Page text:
This article first appeared in IMPO's August 2012 issue.
Industrial vibration analysis is a measurement tool used to identify, predict, and prevent failure in rotating machinery. In the world of industrial maintenance technology, many predictive maintenance methods are available, each best suited to a specific application. Yet many industry professionals stand by the information gained via vibration analysis as the best indication of machinery health. Renard Klubnik, applications engineer for Wilcoxon Research, agrees: “When you consider that vibration is the only technology that can tell you definitively what forces are present inside of a rotating motor frame, gearbox, pump, fan, etc., you can see why it is such a powerful technology.”
Advanced Monitoring Solutions
When vibration equipment was first introduced as an early machine health monitoring technology, a number of unknown variables made utilizing vibration analysis confusing, at best. Vibration meters from the ‘60s and ‘70s featured low, medium, or high filter settings at an unknown measured frequency. And a lack of standards created uncertainty as different terms were used to describe measurements. “We have come a long way from these times, and now have advanced monitoring solutions,” Klubnik says. “For any vibration program to be successful, it is imperative that the frequency range of the sensors and measurement equipment be known and that the proper vibration parameters — acceleration, velocity, or displacement — be chosen based on the application.”
Today’s maintenance technicians can utilize high-tech triaxial sensors, multi-channel vibration testers, onboard databases, and user-friendly interfaces as part of their vibration analysis program. Every company needs access to a vibration analysis program that can help them quickly and reliably understand machinery health, increase efficiency, take control of downtime costs, and bridge the skill gaps of the maintenance team. To do so, manufacturers may look to new technologies, instruction, and certification for in-house technicians or outside experts. For those choosing to utilize new and user-friendly technology in-house, advances in measurement methodology, automated diagnostic programs, and rugged equipment have brought high-tech vibration analysis tools within the reach of smaller organizations, which may not have the in-house expertise that an in-depth vibration analysis program often requires.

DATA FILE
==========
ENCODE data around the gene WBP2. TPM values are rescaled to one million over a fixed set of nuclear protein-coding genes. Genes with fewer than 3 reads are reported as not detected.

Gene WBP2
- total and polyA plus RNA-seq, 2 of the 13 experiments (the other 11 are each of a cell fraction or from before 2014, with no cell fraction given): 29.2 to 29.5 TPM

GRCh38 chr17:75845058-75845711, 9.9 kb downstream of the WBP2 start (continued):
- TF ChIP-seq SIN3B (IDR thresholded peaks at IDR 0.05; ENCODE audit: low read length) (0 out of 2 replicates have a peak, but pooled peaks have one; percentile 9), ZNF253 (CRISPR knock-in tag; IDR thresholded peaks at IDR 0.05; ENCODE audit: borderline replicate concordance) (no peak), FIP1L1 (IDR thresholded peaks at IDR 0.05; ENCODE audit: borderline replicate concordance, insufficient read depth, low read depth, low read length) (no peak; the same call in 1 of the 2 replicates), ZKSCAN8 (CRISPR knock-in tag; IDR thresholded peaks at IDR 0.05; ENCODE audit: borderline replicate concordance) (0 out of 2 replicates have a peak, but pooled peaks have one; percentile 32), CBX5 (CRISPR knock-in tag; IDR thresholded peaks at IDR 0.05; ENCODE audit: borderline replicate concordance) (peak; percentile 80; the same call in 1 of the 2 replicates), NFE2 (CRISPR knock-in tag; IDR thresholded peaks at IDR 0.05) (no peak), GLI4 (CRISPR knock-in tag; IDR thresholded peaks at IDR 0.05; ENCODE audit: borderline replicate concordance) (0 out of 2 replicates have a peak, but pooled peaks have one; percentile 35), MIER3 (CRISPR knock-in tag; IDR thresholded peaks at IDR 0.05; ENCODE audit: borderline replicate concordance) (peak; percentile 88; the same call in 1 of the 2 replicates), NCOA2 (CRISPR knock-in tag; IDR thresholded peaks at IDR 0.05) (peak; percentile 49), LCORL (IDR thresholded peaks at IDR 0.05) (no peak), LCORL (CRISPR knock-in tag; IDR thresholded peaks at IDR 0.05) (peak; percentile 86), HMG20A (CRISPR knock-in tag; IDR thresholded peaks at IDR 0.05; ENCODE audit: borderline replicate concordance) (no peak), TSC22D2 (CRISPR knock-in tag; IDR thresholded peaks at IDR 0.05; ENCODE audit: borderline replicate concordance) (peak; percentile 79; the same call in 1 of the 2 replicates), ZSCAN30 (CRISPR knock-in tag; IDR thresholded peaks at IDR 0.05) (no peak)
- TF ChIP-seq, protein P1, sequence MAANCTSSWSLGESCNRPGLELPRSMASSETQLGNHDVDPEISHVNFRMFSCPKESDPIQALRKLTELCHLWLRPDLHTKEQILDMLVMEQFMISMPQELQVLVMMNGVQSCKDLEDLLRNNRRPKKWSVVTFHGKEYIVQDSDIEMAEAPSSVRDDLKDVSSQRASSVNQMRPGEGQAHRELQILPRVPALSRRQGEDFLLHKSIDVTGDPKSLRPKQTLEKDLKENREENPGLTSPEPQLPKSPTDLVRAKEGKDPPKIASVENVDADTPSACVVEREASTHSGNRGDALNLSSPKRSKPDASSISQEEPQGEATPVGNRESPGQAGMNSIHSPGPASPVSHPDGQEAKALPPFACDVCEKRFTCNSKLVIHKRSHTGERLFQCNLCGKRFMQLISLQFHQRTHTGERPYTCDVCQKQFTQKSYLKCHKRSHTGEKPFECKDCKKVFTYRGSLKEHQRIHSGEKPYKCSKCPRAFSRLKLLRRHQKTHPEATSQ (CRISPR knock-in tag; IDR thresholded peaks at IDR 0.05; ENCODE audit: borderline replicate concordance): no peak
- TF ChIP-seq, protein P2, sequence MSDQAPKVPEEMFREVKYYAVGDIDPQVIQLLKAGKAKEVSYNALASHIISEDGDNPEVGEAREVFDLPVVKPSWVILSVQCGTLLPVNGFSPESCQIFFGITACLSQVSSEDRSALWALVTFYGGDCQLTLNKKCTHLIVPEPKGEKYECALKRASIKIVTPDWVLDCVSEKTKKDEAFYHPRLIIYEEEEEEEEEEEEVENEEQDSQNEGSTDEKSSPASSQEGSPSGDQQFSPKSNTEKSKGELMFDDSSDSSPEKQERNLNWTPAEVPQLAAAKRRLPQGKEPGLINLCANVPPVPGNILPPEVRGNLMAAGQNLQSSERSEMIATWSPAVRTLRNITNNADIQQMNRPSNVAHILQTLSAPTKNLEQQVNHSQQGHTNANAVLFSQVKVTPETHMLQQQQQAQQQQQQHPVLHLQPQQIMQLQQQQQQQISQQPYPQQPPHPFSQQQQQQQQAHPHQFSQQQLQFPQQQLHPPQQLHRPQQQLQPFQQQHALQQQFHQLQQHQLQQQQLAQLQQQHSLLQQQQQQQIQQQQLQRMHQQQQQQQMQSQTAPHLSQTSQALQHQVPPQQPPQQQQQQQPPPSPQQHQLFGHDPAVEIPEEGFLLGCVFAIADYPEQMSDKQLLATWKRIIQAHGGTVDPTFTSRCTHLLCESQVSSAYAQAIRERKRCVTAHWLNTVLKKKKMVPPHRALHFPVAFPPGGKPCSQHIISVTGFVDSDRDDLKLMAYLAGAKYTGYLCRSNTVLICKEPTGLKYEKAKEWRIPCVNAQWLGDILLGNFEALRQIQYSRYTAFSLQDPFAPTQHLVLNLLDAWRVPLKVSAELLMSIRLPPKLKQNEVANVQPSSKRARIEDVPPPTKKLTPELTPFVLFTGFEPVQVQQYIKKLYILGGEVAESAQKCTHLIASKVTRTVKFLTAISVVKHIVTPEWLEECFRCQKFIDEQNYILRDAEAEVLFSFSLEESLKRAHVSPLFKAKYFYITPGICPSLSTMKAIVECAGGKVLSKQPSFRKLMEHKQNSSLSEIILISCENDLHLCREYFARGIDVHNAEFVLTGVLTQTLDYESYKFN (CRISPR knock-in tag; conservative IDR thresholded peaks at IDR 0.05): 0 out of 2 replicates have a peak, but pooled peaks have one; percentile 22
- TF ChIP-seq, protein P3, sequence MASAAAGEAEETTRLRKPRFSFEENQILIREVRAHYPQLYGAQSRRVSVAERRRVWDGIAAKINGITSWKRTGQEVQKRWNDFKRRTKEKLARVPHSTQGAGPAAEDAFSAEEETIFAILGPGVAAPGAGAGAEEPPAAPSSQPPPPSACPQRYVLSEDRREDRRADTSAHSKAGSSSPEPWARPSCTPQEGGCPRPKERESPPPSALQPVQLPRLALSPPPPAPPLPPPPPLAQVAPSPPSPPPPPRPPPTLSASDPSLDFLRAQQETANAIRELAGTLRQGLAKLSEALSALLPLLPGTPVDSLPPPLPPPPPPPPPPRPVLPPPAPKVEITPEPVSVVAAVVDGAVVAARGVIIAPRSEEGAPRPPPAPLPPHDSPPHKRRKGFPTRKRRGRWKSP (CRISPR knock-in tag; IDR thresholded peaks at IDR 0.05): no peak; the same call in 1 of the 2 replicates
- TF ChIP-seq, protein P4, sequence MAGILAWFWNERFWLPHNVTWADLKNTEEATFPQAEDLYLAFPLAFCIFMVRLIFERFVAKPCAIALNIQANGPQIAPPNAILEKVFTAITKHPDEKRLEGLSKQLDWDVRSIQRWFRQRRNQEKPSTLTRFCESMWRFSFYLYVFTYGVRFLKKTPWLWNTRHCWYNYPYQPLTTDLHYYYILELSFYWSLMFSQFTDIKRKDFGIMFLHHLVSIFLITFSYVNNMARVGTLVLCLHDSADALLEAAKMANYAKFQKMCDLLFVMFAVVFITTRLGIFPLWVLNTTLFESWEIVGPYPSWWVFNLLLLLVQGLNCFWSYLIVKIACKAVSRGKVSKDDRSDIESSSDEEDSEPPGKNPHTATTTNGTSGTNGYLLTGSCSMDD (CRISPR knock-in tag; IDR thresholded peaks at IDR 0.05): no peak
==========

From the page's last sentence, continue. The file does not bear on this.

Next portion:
“Without an expert involved, history shows that most reliability programs suffer from sustainability issues,” explains John Bernet, Fluke Product & Application Specialist. “[Companies] need a knowledgeable champion not just to get the program implemented, but to grow it through to maturity and regular upkeep.” By spending a few minutes at each machine to measure vibration, an experienced maintenance technician can collect enough data to differentiate between and diagnose a number of different machine condition problems. By tracking the severity of the faults, the maintenance team has the critical information it needs to make tough decisions on whether to decide that the machine is healthy, needs to be watched, repaired, or immediately shut down — making a vibration analysis program an integral part of many manufacturers’ preventive maintenance programs. But Bernet points out, “for a manufacturer to justify a full-scale reliability program, their processes must be critical enough that production losses, machine failures, and safety markedly affect the bottom line.” He lists standard reliability program costs as:
- Significant investments for training and setup.
- The culture change for maintenance from Preventive (PM) to Predictive (Pdm).
- The need to allocate full time labor and resources to learning vibration analysis.
- Years of time to become experienced and proficient to reliably analyze and diagnose machine faults.
Wanted: Vibration Expertise